Lust and Evangelism

Years ago I read a book by Ferrol Sams called Run with the Horsemen, in which he describes this scene from a small-town barbershop:  “Once Mr. Sam Percy was waiting his turn on a Saturday morning for a haircut and shave.  He was making detailed anatomical comments about each and every female who walked down the street or across the courthouse square.  Finally one young girl hove into view, and Mr. Sam was silent.  Mr. Lum Thornton loudly remarked, ‘Now there’s a fine one!’ [and went on to describe the finer points of her anatomy in graphic detail].  “‘Dammit, Lum,’ complained Mr. Sam Percy, ‘Watch your mouth.  That’s my daughter.’  Mr. Isaac Harte flipped his brush around the neck of the current customer, creating a cloud of talcum powder.  ‘Sam,’ he said softly, ‘ever one of them girls was somebody’s daughter.’” 

That’s just the truth, isn’t it?  Every woman is somebody’s daughter, somebody’s mother, somebody’s wife, and if you can remember that it will help you think of her in a different way.  When you lust after anyone—male or female—you turn that person into a thing, into an object of lust.  Which reminds me of the way some people practice evangelism.  Instead of seeing non-Christians as precious children of God they see them as “souls to be saved.”   Is that any different from looking at a woman and seeing only a body—looking at a person and seeing only a soul? 

I was talking about this to someone who was getting ready to go to a Muslim country as a missionary.  I said, “Please just love those people like God loves them.  Get to know them.  Chop vegetables with them in their kitchens, notice how they put their children to bed, watch the way they move when the music is good, learn the sound of their laughter.  If you form real relationships with them, simply because you want to get to know them and not because you’re trying to convert them, there will be plenty of opportunities to share your faith.  But don’t “use” your friendship to convert them to Christianity.  Just be a Christian friend.”

Now, that may not sound very “strategic” to you, but to me it sounds more like love and less like lust.  It sounds like a way of seeing people as people, and not only as souls.  You see, I don’t think God gave his only begotten son begotten because he loves souls; I think he gave his only begotten son because he loves people.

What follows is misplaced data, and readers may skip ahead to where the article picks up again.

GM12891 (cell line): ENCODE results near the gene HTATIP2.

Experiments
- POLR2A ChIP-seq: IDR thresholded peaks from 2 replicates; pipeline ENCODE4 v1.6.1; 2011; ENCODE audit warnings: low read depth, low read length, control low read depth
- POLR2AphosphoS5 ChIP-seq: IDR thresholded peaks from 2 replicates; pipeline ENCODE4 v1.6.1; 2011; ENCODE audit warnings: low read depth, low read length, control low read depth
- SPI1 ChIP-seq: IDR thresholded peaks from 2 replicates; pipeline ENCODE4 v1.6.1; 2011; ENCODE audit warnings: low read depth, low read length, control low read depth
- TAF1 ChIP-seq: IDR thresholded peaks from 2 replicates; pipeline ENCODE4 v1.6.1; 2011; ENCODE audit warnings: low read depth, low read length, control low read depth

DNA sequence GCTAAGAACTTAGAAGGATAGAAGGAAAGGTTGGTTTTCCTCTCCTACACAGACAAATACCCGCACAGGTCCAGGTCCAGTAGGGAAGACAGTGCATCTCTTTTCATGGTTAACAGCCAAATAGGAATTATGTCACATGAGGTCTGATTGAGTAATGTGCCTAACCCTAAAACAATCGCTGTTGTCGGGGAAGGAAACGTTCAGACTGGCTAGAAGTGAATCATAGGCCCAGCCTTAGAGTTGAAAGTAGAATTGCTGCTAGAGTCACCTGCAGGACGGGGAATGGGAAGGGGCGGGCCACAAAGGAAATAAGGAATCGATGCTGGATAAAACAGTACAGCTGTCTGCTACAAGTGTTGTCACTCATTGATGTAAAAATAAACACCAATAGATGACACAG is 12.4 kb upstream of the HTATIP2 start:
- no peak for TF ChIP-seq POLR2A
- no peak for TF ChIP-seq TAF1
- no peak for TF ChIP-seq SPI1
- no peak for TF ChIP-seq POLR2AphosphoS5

6 thoughts on “Lust and Evangelism

  1. I need to read your blog more often because I was just blown away by that analogy. Thanks for sharing, Dr. Somerville.

  2. I, too, am so glad you wrote this particular blog and hope both of these issues will be heard also from the pulpit. A wonderful analogy it is!

  3. That was powerful and reminded me of the book I am reading now called The Submission by Amy Waldman. I haven’t finished it, but I pray it ends with the same sense of justice and love that you convey in your post. This is Waldman’s first book and has received at least five awards for best novel of 2011. It is about a jury that gathers in Manhattan to select a memorial for the victims of the 9/11 attack. Their deliberations complete, the jurors open the envelope containing the anonymous winner’s name—and discover he is an American Muslim. What is riveting about the story is that the reader gets to see the reactions of the characters from the inside out: the committee chair’s, the winner’s, a Muslim who lost her husband, a juror who lost her husband, a fireman who lost his brother, the media, and more. I cannot imagine how it will end!!

  4. OK, sorry, I’ve never done this before, but it popped into my head in the night and I thought it applied also. I heard Gov. Chris Christie of NJ say recently, “It’s hard to hate up close.”

  5. Dr. Somerville,

    This was such a powerful story and analogy of how we lose sight of the person and either make everything an issue or a project. It just is that simple; it’s taking that step to see the person as someone that God loves that is difficult for us.

    This is the first time I have read from your blog but found a pearl of wisdom in the message. Thank you for sharing this story.

  6. I like your blog – what a great way to inspire people to think and to create open conversations. Regarding the subject, loving and noticing the peoples’ habits is great. But what about going even a step further and noticing what those other people have to teach you … but can a person do that if their belief system is that the other person isn’t saved and needs to be?

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